Yesterday’s biggest home run

Travis Shaw — 458 feet

Gif via

The Brewers are mashing taters like crazy and no matter what certain members of the Cubs think, it appears the only thing in their water is barley malt, corn, yeast and hops. While Eric Thames and his return from Korea has been the big story of the Brewers’ early power surge, Travis Shaw blasted his fifth home run of the season on Thursday to add to the team’s league leading total of 32.

This particulars of Thursday’s dinger from Shaw were impressive. The ball came of the bat with an exit velocity of 114 miles per hour at a launch angle of 25 degrees on a 1-0, changeup from Cardinals ace Carlos Martinez. It hit the facade of Miller Park’s upper deck.

As you can see from the chart below, Shaw typically hits the ball hardest when it’s low and away but on this occasion he was able to turn on a low pitch over the inner half with incredible force.

Charts via Baseball Savant

As we must repeat ad nauseam, it’s still early and everything should be taken with a grain of salt, but Shaw’s performance so far this season has been impressive. His contact rate is up, his swing percentage is down, and he’s cut his strikeout rate from the previous two season significantly. Shaw is also producing despite a depressed .233 BABIP, which is far below his career norms. He may not continue to carry a 134 wRC+ all year, but if his improved plate discipline continues we could be witnessing a breakout in progress.

No matter what the rest of his season holds, Travis Shaw crushed a baseball on Thursday and left Carlos Martinez with a bad taste in his mouth.

Gif via

SABRy tidbits

Tonight’s best pitching matchup

Corey Kluber (3.45 projected ERA) vs. Jose Quintana (3.88 projected ERA)

Here we have two of the top starters in baseball facing off in an effort to bring their respective ERA’s below six. The first three starts of the season have been rough on each of these two AL Central aces.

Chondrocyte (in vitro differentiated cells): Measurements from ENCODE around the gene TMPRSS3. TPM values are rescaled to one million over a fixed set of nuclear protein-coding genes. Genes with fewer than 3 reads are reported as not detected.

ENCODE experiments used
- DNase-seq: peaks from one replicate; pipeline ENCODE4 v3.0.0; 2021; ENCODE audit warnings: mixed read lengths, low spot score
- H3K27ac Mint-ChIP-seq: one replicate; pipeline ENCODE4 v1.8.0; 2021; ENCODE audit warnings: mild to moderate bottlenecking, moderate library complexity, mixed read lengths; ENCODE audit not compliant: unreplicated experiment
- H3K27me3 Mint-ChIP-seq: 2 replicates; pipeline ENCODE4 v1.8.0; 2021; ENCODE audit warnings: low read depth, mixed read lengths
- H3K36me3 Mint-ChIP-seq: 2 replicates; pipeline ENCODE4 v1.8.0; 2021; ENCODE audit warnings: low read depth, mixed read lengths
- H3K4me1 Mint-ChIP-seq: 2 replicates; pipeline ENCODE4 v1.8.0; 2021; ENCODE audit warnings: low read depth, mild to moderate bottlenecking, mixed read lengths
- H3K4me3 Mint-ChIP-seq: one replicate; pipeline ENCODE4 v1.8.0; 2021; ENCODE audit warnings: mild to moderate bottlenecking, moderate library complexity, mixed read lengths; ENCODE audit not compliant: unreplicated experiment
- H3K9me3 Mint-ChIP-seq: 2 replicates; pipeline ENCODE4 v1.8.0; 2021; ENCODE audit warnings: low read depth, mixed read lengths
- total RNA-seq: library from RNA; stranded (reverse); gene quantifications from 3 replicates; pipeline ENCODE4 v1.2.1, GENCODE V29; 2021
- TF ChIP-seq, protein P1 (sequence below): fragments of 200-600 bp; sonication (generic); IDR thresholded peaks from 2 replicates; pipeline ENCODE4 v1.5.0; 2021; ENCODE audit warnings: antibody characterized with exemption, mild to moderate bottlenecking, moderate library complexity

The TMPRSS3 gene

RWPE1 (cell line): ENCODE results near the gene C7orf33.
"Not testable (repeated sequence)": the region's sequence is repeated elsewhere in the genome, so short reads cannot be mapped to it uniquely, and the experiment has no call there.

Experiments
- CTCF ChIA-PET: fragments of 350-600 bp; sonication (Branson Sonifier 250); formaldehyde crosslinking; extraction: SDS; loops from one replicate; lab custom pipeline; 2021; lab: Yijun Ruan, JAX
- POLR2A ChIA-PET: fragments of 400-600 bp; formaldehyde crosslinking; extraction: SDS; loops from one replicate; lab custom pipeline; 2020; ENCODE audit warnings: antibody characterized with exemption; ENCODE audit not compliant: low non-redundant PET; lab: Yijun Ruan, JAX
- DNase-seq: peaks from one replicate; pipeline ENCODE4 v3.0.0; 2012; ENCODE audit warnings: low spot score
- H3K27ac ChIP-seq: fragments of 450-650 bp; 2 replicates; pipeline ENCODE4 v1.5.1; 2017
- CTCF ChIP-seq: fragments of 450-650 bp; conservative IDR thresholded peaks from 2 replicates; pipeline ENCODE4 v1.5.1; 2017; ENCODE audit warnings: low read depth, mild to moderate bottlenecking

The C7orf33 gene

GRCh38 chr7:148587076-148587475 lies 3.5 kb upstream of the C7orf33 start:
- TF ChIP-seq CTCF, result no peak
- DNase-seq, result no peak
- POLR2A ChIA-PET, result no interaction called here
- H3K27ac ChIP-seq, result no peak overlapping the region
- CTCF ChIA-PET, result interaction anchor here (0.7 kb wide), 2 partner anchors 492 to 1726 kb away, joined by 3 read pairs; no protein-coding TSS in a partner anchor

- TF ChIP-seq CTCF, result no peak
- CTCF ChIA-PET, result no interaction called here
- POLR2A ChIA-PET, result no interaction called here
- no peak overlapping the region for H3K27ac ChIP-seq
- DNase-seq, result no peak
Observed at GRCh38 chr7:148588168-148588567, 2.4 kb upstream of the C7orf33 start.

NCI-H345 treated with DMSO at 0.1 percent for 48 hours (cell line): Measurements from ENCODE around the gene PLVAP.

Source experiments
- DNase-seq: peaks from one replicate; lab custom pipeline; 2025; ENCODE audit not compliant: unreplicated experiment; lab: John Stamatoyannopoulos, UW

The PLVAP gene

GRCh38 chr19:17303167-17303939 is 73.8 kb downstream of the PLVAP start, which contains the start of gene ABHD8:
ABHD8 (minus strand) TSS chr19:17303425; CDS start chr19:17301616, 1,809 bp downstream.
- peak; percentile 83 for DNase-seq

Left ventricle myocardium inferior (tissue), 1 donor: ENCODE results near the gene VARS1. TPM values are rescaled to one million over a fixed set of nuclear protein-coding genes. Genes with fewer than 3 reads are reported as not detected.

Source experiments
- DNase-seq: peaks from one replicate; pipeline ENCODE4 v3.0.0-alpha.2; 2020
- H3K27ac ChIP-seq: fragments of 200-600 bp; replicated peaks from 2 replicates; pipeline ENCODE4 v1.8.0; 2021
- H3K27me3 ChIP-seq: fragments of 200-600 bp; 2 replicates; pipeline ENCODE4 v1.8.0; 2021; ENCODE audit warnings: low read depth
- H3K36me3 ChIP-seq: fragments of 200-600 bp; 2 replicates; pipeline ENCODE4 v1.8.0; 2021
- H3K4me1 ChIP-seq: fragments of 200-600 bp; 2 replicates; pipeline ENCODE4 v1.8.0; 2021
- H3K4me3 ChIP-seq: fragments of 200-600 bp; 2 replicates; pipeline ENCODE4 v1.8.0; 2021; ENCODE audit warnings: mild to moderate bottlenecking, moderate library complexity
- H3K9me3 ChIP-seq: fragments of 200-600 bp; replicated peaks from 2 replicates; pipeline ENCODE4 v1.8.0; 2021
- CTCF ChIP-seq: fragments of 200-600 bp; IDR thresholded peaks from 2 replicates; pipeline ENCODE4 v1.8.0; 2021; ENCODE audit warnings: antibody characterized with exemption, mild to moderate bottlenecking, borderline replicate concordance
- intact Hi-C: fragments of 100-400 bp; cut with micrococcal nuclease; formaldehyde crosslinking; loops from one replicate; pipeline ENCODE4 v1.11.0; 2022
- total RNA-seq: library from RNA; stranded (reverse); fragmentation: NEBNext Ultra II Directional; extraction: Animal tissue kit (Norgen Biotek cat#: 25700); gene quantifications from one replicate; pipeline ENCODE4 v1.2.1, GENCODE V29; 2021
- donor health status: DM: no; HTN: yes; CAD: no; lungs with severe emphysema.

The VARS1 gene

Jose Quintana’s strikeouts are down and his walks are up. He’s giving up more fly balls than ever and a great many of them are leaving the yard. Corey Kluber’s strikeout and walk numbers aren’t as changed as Quintana’s, but he’s having trouble with the long ball as well, allowing a 20.8 percent HR/FB rate. Of course it’s still early and these are all numbers that could begin to significantly normalize after just one great start. With the track records of these two it’s more likely than not that they’ll be fine.

While Quintana’s walk rate will almost certainly not continue to be in the double digits, there is one area of at least moderate concern for Kluber; his fastball velocity. It’s down.

Chart via Brooks Baseball

Even though pitchers are still theoretically building up their arm strength, a noticeable velocity drop is worth mentioning because the change in how velocity is measured should boost readings a little bit. Again, it’s still April, but the velocity on Kluber’s hard stuff is definitely something to keep an eye on. Your next chance will be on Friday night, as two of baseball’s best pitchers try to get back on track.

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Chris Anders is a featured writer at Beyond the Box Score. You can follow him on Twitter at @mrchrisanders.